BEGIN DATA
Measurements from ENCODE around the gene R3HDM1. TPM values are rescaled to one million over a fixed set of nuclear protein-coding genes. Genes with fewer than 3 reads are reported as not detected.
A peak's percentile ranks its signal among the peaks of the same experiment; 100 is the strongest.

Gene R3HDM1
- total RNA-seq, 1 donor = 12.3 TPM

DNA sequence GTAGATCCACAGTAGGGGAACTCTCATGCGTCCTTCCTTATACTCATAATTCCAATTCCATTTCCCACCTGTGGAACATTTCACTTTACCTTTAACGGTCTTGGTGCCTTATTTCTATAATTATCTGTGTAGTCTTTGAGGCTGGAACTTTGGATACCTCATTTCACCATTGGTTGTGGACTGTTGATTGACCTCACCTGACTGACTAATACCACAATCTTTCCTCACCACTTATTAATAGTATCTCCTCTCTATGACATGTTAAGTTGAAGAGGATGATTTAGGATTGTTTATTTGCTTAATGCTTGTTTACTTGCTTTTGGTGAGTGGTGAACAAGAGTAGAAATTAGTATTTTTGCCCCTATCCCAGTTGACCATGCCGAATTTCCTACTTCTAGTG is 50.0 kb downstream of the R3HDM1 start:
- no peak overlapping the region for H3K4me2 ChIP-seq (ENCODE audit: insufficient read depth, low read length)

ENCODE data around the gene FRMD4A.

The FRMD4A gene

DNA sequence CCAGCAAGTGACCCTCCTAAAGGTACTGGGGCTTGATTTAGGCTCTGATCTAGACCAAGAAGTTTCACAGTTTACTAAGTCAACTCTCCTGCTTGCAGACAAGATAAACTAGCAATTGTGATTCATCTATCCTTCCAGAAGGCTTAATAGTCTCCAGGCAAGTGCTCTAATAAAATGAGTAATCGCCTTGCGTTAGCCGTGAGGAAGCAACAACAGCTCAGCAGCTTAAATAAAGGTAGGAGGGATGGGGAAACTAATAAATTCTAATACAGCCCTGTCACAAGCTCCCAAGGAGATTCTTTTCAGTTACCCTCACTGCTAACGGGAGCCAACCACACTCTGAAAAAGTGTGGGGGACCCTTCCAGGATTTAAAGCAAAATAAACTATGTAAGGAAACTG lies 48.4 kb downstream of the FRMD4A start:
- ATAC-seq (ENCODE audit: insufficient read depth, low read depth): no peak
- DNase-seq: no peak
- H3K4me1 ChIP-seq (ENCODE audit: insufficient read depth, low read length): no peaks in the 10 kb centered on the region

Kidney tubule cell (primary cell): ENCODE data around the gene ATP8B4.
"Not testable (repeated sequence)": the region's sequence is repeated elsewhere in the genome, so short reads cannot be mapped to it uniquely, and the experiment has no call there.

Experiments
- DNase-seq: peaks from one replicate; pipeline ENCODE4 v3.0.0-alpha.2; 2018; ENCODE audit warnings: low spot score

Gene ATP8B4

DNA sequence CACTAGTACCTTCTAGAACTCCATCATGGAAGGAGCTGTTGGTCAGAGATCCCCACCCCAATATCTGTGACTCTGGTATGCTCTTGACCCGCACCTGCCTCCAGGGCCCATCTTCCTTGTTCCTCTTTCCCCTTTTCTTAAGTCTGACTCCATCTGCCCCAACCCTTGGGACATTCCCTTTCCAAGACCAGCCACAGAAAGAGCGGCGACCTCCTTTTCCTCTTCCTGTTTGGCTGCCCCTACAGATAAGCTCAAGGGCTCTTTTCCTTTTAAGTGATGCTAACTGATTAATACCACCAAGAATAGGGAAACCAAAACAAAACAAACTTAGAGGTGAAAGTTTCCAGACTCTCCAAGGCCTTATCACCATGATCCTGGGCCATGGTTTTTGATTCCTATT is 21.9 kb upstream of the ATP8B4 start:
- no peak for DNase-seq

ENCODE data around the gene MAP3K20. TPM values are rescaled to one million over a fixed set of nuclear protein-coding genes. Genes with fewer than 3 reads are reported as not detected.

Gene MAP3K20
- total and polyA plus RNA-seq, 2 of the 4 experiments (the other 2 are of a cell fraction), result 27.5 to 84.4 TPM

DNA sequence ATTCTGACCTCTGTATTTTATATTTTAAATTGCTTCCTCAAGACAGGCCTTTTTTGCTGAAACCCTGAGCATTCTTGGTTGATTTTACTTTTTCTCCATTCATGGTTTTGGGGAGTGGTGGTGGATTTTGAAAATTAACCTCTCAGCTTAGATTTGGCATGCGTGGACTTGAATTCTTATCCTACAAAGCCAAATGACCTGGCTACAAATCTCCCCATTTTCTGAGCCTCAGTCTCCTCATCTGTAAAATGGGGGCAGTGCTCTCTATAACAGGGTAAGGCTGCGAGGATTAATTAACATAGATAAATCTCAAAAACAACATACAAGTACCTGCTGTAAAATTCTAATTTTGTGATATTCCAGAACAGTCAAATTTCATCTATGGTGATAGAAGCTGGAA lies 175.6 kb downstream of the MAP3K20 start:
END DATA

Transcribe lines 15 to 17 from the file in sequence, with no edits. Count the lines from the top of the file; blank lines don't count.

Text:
Experiments
- DNase-seq: peaks from one replicate; pipeline ENCODE4 v3.0.0-alpha.2; 2018; ENCODE audit warnings: low spot score

Gene ATP8B4